PLAINTIFFS’ ATTORNEY BRENT WISNER: Your Honor, I think there’s one — and I get your point. I think just to clarify one procedural factual thing. Right? If I were to walk over to a juror personally and say to you, “Hey, Juror Number 3, Monsanto’s stuff causes cancer and all these studies show it,” I mean, that would be a mistrial. Instantaneously. That’s jury tampering. Right? Now if they do that same thing — if I did the same thing by targeting every person’s phone in this courtroom or every single person’s phone in this courthouse and pushing that information, that same message to them on their phone — and what happens is - I don’t know if you use your phone for this kind of purposes, but, for example, when I look at my ESPN app and I’m looking at the scores for the UCLA water polo team, or whatever, you know, there’s little ads that pop up.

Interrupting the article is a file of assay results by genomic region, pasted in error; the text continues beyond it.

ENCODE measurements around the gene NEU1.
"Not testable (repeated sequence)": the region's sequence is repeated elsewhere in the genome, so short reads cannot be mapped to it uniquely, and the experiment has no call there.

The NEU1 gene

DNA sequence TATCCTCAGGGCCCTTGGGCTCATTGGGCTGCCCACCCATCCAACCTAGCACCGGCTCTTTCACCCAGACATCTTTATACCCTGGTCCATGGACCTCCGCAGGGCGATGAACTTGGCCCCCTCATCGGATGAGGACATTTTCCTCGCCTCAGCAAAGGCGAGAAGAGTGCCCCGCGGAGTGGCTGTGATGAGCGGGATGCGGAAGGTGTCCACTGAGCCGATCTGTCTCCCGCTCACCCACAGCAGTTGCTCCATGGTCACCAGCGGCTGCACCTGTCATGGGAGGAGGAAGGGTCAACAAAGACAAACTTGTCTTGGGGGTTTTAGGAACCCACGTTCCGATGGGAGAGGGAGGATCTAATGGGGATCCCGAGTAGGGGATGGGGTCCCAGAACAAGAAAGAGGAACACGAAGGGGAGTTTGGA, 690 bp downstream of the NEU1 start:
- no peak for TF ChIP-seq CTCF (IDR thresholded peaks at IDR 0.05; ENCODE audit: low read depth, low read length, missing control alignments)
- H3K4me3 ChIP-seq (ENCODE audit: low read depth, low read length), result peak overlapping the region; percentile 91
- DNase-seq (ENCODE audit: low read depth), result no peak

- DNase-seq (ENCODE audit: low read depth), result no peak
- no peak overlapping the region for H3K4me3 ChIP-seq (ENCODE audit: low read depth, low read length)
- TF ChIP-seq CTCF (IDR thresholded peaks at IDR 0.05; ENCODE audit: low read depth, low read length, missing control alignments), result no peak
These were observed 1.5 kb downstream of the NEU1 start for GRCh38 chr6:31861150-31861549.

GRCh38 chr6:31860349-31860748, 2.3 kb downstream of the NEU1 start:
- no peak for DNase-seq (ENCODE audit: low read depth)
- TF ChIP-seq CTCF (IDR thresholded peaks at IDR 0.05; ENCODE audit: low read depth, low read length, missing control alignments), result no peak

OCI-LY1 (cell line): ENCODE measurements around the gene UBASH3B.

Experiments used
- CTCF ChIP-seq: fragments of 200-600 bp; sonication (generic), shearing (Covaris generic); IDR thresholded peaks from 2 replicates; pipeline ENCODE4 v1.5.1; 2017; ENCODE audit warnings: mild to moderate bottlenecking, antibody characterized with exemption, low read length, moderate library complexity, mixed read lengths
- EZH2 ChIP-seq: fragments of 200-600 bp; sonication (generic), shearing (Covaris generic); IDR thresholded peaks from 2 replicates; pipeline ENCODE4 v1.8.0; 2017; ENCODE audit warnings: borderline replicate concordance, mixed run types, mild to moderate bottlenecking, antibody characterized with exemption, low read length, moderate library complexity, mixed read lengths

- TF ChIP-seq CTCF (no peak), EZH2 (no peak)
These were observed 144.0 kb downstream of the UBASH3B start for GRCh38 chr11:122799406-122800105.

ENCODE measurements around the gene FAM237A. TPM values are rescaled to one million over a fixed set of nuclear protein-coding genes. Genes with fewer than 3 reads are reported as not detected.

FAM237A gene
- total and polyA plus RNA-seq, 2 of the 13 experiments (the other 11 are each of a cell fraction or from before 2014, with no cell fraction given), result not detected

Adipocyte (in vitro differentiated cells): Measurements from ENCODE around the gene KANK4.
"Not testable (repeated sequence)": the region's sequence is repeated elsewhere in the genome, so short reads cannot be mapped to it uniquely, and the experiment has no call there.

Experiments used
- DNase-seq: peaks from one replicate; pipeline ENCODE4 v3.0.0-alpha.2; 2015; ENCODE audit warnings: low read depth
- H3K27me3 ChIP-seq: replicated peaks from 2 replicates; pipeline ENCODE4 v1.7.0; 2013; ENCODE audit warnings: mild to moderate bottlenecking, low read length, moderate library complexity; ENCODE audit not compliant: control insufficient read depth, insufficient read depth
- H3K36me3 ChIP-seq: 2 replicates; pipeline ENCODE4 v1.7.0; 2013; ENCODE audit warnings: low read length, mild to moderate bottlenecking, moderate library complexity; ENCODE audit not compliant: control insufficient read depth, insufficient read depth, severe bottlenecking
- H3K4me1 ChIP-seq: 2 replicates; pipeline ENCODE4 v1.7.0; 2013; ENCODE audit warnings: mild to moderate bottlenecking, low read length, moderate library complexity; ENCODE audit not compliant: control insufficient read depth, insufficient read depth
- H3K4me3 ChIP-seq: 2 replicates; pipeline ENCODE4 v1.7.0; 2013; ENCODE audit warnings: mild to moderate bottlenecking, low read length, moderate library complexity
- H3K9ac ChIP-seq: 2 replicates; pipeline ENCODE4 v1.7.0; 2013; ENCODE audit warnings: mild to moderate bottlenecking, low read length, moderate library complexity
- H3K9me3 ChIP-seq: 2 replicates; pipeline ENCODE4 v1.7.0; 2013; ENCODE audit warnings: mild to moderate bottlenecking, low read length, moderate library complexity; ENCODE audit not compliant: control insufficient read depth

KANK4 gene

THE COURT: Sure.
MR. WISNER: And those ads are saying “Federal judge says Roundup is safe.” That’s the kind of stuff
we’re seeing. We saw this happening with quite intensity in the Johnson trial. Numerous jurors during voir dire mentioned that they were having these things pushed on them as soon as they walked in the building. And so whether or not Monsanto is or is not doing that, I think that if they are, that should be
prohibited. That’s not really a point of First Amendment. That is now clearly targeting people that
they know they can’t speak to.
THE COURT: And you’re asking me to assign a subjective intent that I don’t know exists and it’s
still prior restraint. I mean, technology has taken us places probably we never thought it would go… I guess if I were picking sides, I might believe that. But I can’t pick sides.
April 4, 2019